Next day we had time for another foray into the British Art show before our Introduction to Katrina Palmer’s show The Necropolitan Line at the Henry Moore Institute. I liked reading the free newspaper she’d produced, but didn’t enjoy the work as much as many of my peers did. What I really did enjoy was discovering Moore’s architectural plaster maquettes in cases – I really liked the scale, the texture, the surfaces, the shapes, the way they looked like bone, ancient echoes… Far more than his large bronzes.

Finally, a brief visit to the Yorkshire Sculpture park on the way home to catch Bill Viola’s video work. I was not expecting to like this but actually I found it intensely moving. Here’s a link Bill Viola at YSP and I’d highly recommend going if you’re in the area – immersive, hypnotic, technically interesting and highly emotional.

The ground was really soggy after the downpours they’d had, but the weather was fine enough to go for a brisk stroll through the park. We didn’t have anywhere near long enough – I must return!

As usual, here are a few images from my tablet, apologies for the picture quality.

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Delaine Le Bas, British Romani artist who works with found textiles and interventions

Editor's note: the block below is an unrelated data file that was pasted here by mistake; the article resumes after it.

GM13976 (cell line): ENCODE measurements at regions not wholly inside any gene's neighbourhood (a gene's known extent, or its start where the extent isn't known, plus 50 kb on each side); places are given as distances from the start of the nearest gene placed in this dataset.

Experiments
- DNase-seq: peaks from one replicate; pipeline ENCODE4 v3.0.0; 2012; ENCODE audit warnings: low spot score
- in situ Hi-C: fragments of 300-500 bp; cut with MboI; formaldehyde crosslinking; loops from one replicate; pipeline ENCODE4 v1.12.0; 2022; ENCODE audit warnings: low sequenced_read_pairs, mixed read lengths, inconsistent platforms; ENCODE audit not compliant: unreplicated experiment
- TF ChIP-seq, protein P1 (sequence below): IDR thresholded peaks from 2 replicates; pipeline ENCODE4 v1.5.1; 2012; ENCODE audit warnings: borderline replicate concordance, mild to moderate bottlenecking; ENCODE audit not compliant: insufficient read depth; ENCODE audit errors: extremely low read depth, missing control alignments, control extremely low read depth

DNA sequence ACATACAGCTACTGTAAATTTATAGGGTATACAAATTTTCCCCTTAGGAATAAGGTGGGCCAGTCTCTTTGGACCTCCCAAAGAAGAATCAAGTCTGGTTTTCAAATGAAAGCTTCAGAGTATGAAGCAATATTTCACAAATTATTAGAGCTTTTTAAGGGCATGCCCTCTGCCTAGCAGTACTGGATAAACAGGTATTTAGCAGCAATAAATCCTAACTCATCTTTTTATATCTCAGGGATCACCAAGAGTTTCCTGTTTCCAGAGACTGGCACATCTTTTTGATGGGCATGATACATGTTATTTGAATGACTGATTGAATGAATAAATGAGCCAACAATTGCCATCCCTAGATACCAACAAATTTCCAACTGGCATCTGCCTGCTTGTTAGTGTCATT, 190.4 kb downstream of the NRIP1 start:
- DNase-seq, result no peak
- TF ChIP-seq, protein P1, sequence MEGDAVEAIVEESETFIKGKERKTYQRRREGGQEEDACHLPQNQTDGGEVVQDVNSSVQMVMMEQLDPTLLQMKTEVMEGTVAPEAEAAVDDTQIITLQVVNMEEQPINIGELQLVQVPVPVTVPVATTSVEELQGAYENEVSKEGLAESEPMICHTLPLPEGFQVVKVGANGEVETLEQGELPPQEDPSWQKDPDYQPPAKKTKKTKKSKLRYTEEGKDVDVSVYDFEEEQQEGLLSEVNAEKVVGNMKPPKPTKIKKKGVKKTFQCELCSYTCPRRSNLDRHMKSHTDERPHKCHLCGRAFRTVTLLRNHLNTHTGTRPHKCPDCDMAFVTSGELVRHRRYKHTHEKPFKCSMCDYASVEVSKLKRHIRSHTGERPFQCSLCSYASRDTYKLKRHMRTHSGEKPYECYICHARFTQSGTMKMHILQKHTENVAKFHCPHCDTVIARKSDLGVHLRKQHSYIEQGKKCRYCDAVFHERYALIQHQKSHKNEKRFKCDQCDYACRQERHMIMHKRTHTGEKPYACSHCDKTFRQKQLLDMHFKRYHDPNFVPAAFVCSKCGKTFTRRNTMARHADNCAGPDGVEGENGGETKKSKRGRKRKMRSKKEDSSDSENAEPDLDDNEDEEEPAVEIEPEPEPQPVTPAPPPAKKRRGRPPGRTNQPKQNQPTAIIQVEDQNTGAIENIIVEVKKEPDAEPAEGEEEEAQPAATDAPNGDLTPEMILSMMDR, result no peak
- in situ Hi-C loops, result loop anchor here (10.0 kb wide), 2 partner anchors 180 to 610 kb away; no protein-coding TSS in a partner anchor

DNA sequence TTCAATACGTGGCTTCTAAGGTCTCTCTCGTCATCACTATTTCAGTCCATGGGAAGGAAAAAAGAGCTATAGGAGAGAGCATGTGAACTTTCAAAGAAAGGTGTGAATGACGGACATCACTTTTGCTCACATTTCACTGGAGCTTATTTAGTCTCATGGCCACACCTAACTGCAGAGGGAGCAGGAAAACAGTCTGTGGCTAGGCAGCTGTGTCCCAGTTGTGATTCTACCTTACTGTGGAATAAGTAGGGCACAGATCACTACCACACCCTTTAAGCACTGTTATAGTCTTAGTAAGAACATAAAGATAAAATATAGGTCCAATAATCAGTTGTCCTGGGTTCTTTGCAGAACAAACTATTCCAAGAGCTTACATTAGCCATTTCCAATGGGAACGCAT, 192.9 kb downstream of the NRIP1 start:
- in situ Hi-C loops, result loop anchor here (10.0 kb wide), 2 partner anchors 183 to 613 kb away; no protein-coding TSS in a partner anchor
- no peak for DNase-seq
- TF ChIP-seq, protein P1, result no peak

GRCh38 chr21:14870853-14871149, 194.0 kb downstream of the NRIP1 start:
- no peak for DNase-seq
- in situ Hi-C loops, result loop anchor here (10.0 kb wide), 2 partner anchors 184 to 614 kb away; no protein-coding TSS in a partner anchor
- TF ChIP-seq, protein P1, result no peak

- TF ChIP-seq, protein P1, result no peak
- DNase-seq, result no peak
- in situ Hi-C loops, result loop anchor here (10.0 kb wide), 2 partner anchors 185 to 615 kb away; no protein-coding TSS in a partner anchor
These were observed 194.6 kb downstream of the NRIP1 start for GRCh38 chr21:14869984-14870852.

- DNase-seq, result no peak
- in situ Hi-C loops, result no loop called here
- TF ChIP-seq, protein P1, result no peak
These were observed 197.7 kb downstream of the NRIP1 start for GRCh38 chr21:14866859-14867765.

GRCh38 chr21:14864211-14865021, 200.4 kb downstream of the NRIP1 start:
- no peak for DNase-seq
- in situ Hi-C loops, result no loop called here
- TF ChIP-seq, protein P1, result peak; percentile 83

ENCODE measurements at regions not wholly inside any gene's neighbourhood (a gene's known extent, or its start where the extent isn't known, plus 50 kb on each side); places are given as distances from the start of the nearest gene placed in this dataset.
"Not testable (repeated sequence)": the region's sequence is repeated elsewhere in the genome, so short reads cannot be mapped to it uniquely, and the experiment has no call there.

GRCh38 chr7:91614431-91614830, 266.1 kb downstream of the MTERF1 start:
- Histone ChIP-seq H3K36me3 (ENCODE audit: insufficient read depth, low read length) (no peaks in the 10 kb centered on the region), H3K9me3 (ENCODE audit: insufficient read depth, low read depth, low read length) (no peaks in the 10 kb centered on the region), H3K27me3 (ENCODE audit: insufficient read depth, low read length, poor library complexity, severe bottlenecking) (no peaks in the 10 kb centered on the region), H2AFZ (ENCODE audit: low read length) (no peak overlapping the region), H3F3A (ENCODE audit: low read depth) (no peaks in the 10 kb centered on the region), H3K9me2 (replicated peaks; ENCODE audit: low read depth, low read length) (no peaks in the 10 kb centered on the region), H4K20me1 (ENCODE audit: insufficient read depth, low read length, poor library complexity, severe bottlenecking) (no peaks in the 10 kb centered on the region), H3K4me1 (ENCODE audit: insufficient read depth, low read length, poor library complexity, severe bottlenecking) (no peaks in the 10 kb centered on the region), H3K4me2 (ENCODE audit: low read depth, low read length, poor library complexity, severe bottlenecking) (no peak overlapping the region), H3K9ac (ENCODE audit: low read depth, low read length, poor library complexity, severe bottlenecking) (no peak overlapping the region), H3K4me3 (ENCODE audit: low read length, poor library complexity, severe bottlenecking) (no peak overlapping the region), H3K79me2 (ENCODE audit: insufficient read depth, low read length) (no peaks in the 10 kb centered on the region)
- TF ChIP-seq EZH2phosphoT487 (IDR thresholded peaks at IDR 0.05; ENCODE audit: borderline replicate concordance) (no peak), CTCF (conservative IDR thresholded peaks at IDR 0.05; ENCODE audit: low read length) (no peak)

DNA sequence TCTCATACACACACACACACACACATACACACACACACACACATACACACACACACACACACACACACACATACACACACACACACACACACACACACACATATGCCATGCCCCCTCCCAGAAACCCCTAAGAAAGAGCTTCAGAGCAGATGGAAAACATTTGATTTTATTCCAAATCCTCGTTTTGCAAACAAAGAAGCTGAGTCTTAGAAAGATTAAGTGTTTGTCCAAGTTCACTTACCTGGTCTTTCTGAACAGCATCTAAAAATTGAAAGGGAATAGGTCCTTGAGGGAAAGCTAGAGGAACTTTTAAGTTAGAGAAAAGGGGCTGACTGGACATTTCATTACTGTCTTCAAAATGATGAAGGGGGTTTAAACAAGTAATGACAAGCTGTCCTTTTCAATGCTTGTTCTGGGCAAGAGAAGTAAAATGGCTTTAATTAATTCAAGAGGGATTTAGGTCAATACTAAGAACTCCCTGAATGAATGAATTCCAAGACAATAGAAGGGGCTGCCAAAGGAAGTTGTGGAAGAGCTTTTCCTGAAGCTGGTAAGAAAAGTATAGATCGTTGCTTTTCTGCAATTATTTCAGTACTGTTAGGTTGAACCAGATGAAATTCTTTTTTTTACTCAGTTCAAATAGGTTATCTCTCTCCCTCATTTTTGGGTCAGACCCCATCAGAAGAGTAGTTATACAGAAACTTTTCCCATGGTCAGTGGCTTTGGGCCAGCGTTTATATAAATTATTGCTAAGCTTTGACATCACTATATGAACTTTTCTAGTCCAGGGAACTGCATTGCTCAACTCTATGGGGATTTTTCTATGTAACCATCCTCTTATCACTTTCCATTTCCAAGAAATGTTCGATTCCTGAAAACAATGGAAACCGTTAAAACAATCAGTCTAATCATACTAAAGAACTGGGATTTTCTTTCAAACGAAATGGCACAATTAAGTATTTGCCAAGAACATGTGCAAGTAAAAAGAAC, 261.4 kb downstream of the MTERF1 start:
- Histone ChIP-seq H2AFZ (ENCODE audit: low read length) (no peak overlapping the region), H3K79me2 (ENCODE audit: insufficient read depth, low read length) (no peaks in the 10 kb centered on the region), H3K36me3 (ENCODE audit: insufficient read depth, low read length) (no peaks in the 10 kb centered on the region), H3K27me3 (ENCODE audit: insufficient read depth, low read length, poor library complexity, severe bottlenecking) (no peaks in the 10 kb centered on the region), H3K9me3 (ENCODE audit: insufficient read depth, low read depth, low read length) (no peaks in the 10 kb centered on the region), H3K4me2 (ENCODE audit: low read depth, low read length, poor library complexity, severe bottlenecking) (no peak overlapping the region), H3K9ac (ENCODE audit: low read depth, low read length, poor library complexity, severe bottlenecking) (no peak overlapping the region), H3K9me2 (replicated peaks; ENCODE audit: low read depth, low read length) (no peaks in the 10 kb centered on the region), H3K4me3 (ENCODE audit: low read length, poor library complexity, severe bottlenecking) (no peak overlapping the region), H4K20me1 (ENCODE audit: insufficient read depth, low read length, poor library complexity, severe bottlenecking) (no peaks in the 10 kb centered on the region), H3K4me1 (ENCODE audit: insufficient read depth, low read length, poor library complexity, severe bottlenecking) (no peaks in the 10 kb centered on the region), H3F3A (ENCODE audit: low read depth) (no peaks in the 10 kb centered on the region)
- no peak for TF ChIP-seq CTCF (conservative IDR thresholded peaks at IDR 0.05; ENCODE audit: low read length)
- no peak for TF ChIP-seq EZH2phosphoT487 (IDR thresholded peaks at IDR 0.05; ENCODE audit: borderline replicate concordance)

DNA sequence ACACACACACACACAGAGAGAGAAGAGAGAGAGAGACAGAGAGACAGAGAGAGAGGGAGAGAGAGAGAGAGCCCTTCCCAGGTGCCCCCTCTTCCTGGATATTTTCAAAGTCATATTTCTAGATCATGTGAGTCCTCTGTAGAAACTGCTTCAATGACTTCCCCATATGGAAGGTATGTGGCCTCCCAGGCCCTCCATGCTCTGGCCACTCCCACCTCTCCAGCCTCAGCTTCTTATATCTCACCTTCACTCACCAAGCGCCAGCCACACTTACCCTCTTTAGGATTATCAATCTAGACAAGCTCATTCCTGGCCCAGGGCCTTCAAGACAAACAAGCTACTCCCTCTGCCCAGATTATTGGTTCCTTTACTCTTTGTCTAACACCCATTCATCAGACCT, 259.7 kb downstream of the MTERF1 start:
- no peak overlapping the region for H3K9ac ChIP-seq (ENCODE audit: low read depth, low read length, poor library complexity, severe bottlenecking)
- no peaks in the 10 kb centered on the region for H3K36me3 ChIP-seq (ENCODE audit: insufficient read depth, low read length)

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Delaine Le Bas, British Romani artist who works with found textiles and interventions

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Collage by Susan Walsh at ‘The Feast Wagon’, Tetley, Leeds

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Collage by Susan Walsh at ‘The Feast Wagon’, Tetley, Leeds

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Quirky children’s wagons collected and constructed by Susan Walsh and Lubaine Himid at Tetley, Leeds

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Quirky children’s wagons collected and constructed by Susan Walsh and Lubaine Himid at Tetley, Leeds

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Henry Moore study in plaster for architectural bronzes

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Henry Moore study in plaster for architectural bronzes

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Poppies Wave at Yorkshire Sculpture Park

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Looks like Mr Gormley was here… Yorkshire Sculpture Park

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Too muddy to see who this was by, but it certainly caught my eye! Yorkshire Sculpture Park

 

 

 

 

 

 

 

 

Leeds trip part 1 – British Art Show

Art, Ceramics, Exhibition, public Art

A Uni trip to Leeds over two days. We arrived early afternoon and had a couple of hours to visit the British Art Show at Leeds Art Gallery – enough to whet the appetite but not to see everything of interest. Fortunately we had more time the next day to catch up on the rest of it. As there was a lot of video art installation the extra time was needed.

The exhibition had taken over the whole of the gallery. Organised by Hayward Touring at Southbank Centre, 42 artists were chosen by curators Anna Colin and Lydia Yee, and some 26 of them produced new work specifically for this exhibition. It finishes here on Jan 10th, moving on to Edinburgh, Norwich and finally Southampton.